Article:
While many occupations turned to remote work during the COVID-19 pandemic, domestic work by definition requires workers to enter other people’s households, and they often work in close proximity to their employers. With domestic workers proactively handling COVID19 risks as part of their already precarious jobs, there is a need for a conceptual understanding of risk management to aid this occupational group during a public health crisis.
The goal of the project is to understand information inequality across geographical regions in South Korea and visualize them using an AI-backed visualization tool. Our plan, spanning three years, revolves around the development of an intuitive platform for the purpose of visualizing these disparities. During the first year, we aim to construct comprehensive metrics for assessing the level of informational inequality, based on the theory of local information landscapes (LIL theory).
This research will develop and design new data-driven risk prediction principles and management (DDRPM) tools that anticipate and manage a variety of community risks, which fire departments are increasingly required to respond to, including medical, fire, and safety emergencies. Today, much of their work focuses on community risk reduction (CRR), a paradigm that seeks to mitigate risks before they lead to emergencies in the first place. The CRR paradigm will leverage new data-driven risk prediction and management (DDRPM) tools to predict and respond to a variety of community risks.
Social services, traditionally, have been organized around their missions, such as education or safety or health. A newer approach, called "wrap-around services" or "systems of care," organizes services around individuals and their specific context and needs. These systems face many challenges when applied in real-world settings. Application processes often focus more on the potential of technologies and less on the realities, histories, and needs of communities. The proposed research addresses this gap by evaluating the implementation of a system of care in a real-world setting.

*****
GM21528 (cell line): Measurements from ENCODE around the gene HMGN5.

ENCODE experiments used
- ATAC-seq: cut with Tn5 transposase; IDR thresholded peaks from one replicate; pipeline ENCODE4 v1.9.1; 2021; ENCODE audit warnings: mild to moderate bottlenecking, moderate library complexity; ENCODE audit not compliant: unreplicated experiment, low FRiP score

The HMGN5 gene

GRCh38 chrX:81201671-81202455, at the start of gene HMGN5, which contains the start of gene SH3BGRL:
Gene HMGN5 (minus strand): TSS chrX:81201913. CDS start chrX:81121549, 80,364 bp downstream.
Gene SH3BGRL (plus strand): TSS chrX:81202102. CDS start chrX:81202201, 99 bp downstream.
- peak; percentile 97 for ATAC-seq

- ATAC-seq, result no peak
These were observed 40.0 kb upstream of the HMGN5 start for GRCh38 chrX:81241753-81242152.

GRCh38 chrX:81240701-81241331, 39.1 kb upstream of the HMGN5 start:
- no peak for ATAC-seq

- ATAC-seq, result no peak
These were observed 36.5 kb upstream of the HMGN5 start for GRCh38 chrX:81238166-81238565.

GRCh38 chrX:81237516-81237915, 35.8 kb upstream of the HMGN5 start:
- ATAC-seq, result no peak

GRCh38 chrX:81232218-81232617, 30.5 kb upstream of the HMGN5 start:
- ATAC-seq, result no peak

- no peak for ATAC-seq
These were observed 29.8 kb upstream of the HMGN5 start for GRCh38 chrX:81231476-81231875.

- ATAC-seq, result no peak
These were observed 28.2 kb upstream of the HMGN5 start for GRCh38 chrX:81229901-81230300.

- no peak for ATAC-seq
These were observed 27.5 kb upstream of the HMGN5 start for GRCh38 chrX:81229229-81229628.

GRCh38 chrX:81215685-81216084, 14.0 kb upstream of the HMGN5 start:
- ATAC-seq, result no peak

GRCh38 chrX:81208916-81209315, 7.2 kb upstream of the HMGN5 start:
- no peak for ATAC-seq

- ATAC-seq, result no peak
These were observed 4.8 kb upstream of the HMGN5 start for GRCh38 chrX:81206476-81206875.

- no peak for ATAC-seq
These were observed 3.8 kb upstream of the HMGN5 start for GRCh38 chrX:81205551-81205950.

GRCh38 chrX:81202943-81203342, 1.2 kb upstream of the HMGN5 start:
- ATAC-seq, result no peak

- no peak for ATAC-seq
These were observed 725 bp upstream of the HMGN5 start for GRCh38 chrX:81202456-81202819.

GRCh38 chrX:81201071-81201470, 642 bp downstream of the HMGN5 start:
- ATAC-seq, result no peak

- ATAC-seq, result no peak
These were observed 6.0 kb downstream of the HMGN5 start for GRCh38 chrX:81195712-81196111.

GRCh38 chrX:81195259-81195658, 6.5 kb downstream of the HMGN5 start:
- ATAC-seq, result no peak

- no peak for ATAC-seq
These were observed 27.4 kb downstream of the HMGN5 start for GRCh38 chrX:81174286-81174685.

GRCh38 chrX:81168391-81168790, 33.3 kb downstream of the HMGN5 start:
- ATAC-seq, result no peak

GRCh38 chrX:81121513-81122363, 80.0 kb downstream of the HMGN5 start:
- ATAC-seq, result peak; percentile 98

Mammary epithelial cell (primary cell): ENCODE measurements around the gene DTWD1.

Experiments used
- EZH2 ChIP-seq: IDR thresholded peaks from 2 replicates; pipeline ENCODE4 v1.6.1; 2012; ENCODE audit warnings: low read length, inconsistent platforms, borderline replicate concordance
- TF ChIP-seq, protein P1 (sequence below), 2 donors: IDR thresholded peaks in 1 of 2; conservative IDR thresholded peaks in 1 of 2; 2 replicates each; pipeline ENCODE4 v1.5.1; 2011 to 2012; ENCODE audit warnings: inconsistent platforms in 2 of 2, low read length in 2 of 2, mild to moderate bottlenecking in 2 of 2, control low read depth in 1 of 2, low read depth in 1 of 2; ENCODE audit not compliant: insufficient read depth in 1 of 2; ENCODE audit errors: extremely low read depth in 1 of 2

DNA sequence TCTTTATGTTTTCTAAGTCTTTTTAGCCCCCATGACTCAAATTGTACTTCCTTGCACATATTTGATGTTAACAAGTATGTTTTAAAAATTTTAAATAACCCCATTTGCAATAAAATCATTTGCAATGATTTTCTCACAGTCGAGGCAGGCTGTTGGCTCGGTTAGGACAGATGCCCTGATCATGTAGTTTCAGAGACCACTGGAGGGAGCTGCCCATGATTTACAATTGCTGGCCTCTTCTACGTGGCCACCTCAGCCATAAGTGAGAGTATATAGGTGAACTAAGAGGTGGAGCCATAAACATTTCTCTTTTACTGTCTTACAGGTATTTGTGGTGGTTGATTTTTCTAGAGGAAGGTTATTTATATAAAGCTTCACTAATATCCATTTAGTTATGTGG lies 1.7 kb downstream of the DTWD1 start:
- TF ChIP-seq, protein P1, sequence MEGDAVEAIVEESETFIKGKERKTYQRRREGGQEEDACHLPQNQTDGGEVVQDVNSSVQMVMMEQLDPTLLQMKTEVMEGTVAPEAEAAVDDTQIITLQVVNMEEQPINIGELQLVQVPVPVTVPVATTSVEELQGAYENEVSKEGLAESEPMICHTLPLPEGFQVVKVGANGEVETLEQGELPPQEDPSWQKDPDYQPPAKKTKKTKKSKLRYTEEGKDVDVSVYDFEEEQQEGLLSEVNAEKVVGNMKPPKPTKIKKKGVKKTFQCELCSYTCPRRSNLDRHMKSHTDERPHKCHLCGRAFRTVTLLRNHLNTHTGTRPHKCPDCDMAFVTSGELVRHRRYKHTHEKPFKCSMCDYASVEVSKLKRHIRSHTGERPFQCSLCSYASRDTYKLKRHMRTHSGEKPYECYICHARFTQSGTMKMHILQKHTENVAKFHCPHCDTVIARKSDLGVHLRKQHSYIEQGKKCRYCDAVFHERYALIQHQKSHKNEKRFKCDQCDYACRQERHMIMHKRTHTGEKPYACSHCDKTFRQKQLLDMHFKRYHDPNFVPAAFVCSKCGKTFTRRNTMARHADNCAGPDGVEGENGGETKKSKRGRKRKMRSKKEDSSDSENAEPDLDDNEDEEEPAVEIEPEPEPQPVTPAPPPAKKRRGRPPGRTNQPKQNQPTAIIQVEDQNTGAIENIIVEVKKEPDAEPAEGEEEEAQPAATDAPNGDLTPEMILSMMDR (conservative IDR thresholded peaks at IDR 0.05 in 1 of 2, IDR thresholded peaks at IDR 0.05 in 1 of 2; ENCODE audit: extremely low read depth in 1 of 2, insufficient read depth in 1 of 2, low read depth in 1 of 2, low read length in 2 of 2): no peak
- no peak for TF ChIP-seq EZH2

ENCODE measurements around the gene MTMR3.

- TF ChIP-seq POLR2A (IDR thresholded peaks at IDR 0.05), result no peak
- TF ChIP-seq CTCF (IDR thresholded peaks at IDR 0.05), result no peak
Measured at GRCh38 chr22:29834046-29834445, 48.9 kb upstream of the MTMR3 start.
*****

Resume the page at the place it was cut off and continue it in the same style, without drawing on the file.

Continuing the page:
Value sensitive design (VSD) is a methodology that focuses on examining potential stakeholders' values and establishing designers' values of ethical imports in designing a technological system. While this approach provides effective ways to incorporate users' values in technology design, understanding teachers' values in culturally responsive teaching (CRT) poses unique challenges due to their interactions with students' cultural identities, school environments, and community contexts.
Culturally Responsive Teaching (CRT) is a set of instructional practices that acknowledges and incorporates students’ identities and backgrounds into the classroom in a way that makes learning more effective and relevant for culturally, rhetorically, and ethnically diverse students. As classrooms becoming more diverse, recognizing and celebrating students’ cultural traits and characteristics are becoming increasingly effective to cultivating positive educational outcomes.
COVID-19 has killed hundreds of thousands, constituting a major global crisis. Laypeople bear a large burden of responsibility for perceiving risks associated with COVID-19 and taking action to manage risks in their everyday lives, yet epidemic-related information is characterized by uncertainty and ambiguity. People perceive risks based on partial, changing information.
KNEXT is a three-year collaborative project between Kent State University (KSU-SLIS) and the University of Maryland (UMD-CIS), which partners with local public libraries, small business development centers, economic development organizations, and community advocacy groups to bring advanced data analytics and business intelligence (DA&BI) services to public libraries in order to support small businesses, entrepreneurs, and community advocates within two recovering communities in Ohio and Maryland.
In 2010, a team of graduate students from Philosophy, Design, Electrical Engineering, and Mechanical Engineering worked together to design a home service robot of the future. We initially started with using the Taguchi method, a robust hardware design method, to list the necessary functions of the future robot. Subsequently, we had regular ideation/brainstorming sessions iteratively to come up with future robots that will operate in an automated household environment.
This research will develop a foundational tool for understanding how civic technologies are used and how information inequalities manifest in a city. User data from new civic technologies that reveal inequalities in the information environments of citizens has only recently become available. Since a large portion of data is demographically or geospatially biased due to varying human-data relationships, computational social scientists have used data modeling and algorithmic techniques to adjust the data and remove biases during data-processing.